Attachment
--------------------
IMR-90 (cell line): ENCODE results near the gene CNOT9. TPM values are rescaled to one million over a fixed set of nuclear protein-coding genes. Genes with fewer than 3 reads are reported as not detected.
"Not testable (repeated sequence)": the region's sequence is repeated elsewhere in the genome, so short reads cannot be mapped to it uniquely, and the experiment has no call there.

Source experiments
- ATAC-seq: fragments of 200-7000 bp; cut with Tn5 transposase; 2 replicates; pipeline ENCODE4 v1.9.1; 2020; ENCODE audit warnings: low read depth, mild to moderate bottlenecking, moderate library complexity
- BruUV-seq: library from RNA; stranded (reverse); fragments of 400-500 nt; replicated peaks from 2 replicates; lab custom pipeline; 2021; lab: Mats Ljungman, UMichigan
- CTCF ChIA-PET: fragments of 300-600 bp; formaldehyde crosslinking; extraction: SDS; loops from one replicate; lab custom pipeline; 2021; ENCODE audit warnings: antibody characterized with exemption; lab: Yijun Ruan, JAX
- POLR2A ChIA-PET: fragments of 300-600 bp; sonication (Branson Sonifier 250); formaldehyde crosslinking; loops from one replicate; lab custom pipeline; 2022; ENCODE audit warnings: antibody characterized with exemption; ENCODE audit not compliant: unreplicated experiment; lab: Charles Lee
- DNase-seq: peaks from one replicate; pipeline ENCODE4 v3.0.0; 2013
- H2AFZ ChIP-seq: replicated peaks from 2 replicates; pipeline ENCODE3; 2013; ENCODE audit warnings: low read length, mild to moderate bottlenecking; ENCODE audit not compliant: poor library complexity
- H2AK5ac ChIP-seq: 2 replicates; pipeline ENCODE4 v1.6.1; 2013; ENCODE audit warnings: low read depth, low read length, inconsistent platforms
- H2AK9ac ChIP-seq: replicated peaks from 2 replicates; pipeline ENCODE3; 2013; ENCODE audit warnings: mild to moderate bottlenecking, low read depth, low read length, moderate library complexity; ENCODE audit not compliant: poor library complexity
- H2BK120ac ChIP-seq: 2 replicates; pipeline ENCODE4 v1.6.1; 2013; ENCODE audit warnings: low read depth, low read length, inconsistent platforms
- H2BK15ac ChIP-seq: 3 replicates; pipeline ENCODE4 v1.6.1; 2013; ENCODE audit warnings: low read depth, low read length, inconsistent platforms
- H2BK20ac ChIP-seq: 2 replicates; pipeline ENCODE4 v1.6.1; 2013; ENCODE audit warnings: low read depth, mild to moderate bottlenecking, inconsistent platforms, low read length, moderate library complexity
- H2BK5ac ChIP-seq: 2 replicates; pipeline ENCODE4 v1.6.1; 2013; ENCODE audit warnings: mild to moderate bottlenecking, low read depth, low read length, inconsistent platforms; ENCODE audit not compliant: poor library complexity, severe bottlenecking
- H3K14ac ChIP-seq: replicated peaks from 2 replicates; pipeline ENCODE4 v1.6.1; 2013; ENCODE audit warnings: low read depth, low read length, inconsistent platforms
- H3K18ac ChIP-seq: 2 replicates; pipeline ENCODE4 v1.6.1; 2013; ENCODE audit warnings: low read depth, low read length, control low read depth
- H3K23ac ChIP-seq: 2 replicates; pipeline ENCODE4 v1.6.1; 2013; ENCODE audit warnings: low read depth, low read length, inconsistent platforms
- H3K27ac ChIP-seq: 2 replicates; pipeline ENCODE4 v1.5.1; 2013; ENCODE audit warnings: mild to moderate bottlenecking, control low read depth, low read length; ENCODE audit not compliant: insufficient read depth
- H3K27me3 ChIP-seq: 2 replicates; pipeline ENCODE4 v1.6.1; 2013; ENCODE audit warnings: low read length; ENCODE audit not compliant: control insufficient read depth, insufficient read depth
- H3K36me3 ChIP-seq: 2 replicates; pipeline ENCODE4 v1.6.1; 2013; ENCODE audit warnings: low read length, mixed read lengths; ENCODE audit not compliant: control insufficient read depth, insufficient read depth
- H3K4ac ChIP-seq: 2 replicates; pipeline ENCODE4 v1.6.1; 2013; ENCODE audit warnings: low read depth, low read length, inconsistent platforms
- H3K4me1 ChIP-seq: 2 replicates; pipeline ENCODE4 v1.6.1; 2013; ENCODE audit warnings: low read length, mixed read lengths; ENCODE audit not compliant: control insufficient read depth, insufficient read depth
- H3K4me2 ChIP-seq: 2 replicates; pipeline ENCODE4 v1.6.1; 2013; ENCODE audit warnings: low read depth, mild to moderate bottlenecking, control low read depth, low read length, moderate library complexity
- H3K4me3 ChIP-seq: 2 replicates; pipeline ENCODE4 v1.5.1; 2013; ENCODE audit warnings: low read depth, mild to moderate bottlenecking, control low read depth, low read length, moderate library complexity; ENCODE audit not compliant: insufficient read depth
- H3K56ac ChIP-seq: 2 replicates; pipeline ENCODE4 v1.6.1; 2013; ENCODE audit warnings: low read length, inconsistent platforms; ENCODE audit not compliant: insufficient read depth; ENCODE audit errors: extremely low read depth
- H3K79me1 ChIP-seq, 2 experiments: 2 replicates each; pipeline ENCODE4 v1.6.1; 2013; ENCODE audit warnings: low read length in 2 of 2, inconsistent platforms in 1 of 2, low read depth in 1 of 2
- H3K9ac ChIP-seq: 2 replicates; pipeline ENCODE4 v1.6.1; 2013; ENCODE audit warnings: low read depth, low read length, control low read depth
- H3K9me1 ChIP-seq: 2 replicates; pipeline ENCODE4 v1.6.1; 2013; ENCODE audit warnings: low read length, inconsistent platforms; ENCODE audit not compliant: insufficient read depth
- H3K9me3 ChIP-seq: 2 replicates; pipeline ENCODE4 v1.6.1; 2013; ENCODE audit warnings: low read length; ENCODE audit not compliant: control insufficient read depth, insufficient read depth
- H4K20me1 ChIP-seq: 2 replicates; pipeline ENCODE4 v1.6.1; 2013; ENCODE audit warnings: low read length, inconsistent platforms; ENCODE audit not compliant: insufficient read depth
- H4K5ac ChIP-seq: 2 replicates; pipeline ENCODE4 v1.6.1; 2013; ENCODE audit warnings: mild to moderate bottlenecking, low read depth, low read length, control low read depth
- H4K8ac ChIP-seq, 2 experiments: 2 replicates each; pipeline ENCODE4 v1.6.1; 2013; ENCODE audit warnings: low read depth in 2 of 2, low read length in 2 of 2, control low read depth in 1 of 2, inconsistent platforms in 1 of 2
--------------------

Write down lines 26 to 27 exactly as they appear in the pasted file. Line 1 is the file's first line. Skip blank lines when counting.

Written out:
- H3K56ac ChIP-seq: 2 replicates; pipeline ENCODE4 v1.6.1; 2013; ENCODE audit warnings: low read length, inconsistent platforms; ENCODE audit not compliant: insufficient read depth; ENCODE audit errors: extremely low read depth
- H3K79me1 ChIP-seq, 2 experiments: 2 replicates each; pipeline ENCODE4 v1.6.1; 2013; ENCODE audit warnings: low read length in 2 of 2, inconsistent platforms in 1 of 2, low read depth in 1 of 2